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Text: Steven Crook
Thanks to Taiwan’s fabulously diverse landscape and climatic variations, the country’s farmers are able to grow almost every kind of fruit and vegetable, including many which aren’t native to the island.
If you’ve spent your life in cool climes, you’ll be excused for not knowing what taros (yutou) and sweet potatoes (fanshu; also known as digua) look like, or how they taste. Every Taiwanese can tell you in some detail how taros differ from sweet potatoes, however, and not only because they have grown up eating them. The Chinese names of these root vegetables are used as cultural code words: “Sweet potato” is shorthand for a Taiwanese person whose ancestors came to this island from mainland China before 1945, generally from the early 1600s through the mid-1800s, while a “taro” is someone who (or whose parents/grandparents) arrived after 1945.
The taro has its origins in Southeast Asia, but these days is grown on a significant scale from Nigeria in the west to Polynesia in the east. No one knows when taros were first cultivated in Taiwan (long before 1945, that’s for sure), but there’s no doubt which part of the island is the Republic of China’s taro capital: Dajia, a bustling town of almost 80,000 people, which is part of a district of Taichung City.
Downtown Dajia, just 6km from the sea, is home to one of Taiwan’s preeminent places of worship, Zhenlan Temple (also spelled Jenn Lann Temple; www.dajiamazu.org.tw). This shrine is the starting and ending point of an annual nine-day pilgrimage that honors Mazu, the Goddess of the Sea and Empress of Heaven.
It was near Zhenlan Temple, at the Dajia Farmers’ Association office, that Travel in Taiwan met up with Huang Rui-yang, who works for the association. Mr. Huang started by giving us a few facts and figures. Dajia produces more taro than any other area in Taiwan, he said, with around 400 of the district’s 2,100 hectares of irrigated farmland devoted to the crop. Dajia’s well-drained, sandy soil is highly suited to taro cultivation, he explained. The weather – neither too warm nor too wet – is ideal.
Like many other farmers’ associations around Taiwan, the Dajia cooperative helps farmers by adding value to what comes out of local fields. During the September-to-June taro-harvest season, the association’s processing center handles around 1,500kg of the tubers each day.
Much of the work – scraping off the soil, washing, and dicing – is done by hand. Cleaning reveals the vegetable’s distinctive ridged, pale-brown skins. The white insides are flecked with short strands of purple fiber, the stuff which gives processed taro products their distinctive hue. Then, using machinery too costly for an individual farmer to buy, the center turns the chunks of taro into tasty products sold in supermarkets and via the Internet (www.tachia.org; Chinese only). Near Zhenlan Temple are shops full of candies, cookies, and other beautifully packaged taro-flavored goodies you can take home for your friends and relatives.
Among these goods are cans of soft, processed taro – it makes a delicious dessert when served with ice cream – and bags of frozen taro chunks for adding to hotpots. Mr. Huang told us the latter are deep-fried briefly before freezing; otherwise, they would likely break up while being simmered. For tourists without access to a kitchen, the easiest way to sample Dajia’s most famous foodstuff is to buy a bag of taro chips. They’re like potato chips, but slightly chewier and without the salt.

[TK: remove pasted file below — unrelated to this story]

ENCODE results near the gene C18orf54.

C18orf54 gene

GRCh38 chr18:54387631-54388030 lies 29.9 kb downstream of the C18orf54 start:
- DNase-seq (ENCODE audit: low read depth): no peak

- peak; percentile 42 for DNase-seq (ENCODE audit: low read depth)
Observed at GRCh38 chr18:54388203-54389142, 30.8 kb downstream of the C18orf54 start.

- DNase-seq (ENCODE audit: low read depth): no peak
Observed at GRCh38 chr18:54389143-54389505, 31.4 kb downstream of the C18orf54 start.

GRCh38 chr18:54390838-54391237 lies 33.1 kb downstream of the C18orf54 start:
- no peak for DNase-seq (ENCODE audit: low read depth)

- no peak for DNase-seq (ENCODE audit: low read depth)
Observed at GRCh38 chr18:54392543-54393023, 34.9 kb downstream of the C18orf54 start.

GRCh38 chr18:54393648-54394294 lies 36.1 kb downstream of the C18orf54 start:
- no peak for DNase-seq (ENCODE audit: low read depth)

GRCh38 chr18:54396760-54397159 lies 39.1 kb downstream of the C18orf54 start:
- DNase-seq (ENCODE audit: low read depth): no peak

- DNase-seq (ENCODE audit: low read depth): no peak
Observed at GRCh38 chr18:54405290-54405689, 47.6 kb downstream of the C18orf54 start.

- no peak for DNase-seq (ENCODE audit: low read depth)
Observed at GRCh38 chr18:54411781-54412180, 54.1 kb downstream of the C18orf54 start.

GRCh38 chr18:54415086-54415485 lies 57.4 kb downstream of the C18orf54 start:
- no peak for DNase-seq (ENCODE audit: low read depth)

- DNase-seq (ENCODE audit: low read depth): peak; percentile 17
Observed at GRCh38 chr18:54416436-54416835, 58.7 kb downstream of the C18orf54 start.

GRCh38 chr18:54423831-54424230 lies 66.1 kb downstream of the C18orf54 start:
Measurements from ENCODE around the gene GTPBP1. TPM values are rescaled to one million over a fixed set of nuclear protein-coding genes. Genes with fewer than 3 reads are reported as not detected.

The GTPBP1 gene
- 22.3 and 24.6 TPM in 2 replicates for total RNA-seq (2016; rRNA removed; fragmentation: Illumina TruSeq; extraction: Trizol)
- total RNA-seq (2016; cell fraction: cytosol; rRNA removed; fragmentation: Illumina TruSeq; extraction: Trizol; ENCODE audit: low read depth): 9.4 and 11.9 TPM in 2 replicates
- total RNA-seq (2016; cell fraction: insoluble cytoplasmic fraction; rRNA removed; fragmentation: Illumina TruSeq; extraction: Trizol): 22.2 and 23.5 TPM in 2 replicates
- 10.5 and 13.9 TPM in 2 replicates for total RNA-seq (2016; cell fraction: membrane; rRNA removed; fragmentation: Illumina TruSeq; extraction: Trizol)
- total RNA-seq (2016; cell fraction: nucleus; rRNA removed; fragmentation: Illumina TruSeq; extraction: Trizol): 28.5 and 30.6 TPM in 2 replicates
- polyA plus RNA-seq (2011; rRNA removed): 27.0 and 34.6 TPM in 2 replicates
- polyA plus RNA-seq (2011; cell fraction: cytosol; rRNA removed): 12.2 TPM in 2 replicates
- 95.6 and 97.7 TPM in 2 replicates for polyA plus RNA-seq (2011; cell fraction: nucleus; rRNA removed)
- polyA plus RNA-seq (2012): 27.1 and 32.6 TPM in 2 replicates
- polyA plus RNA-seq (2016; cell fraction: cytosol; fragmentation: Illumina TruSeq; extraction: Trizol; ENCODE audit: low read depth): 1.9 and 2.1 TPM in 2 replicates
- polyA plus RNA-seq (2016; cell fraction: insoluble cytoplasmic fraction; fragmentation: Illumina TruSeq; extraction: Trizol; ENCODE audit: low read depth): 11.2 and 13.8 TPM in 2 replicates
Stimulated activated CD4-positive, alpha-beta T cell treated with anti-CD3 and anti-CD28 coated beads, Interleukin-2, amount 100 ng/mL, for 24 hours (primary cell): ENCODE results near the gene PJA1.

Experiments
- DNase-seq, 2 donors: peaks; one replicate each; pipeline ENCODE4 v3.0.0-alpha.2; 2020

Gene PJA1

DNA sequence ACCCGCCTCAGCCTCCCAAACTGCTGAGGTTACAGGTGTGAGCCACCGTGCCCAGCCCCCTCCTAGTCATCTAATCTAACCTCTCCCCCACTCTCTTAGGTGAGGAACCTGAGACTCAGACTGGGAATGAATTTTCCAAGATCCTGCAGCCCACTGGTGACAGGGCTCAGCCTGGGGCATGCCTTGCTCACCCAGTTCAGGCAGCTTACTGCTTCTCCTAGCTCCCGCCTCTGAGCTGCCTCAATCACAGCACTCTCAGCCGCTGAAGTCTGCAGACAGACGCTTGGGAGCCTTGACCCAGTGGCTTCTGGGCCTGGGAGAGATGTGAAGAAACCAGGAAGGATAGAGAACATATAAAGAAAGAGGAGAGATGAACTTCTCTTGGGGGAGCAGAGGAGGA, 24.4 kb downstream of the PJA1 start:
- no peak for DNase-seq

No investigation into Taiwan’s taros would be complete without visiting a taro farm and talking with a man who knows a thing or two about growing the vegetable. Mr. Zhang Jin-yi clearly knows a lot about cultivating the tubers: A former firefighter, he won second prize in the competition section of last year’s Dajia Taro Festival, which was held on September 22, 2012 – no mean achievement when you consider 62 farmers joined the contest.
Dajia has been holding annual taro-themed celebrations for the past 12 years, and if you attend one you’ll find not only taro delicacies but also other special products from every corner of Taichung. Dajia’s relationship with the taro is also celebrated inside the town’s railway station, in the form of giant fiberglass taros on which waiting passengers can sit.
Mr. Zhang is also a rice farmer. He has to be, he explained, because if he were to repeatedly cultivate taros on the same piece of land, the plants would likely suffer from fungus. To avoid this, each time taros are harvested from one of the rice has been gathered, the land is once again used for taro production.
At his invitation, I pulled out a taro that was ready to harvest. It came out surprisingly easily, unlike some of the weeds Taiwanese farmers have to deal with. But there was disappointment when we examined the tuber. It had a cavity the size of a coin, which Mr. Huang told me was caused by a pest called the golden apple snail.
These gastropods, known as fushouluo in Chinese, are not native to Taiwan. They were introduced to the island from Latin America in the early 1980s by farmers who hoped they’d become a lucrative exports. Things didn’t work out as planned, because the snails are considered far from delicious (which perhaps explains why those Taiwanese who do collect and eat wild snails leave golden apple snails alone). Discarded snails spread quickly, and now infest a great many fields. Youngsters feed on young rice plants as well as taro shoots; adult snails adore taros that are almost ready to harvest.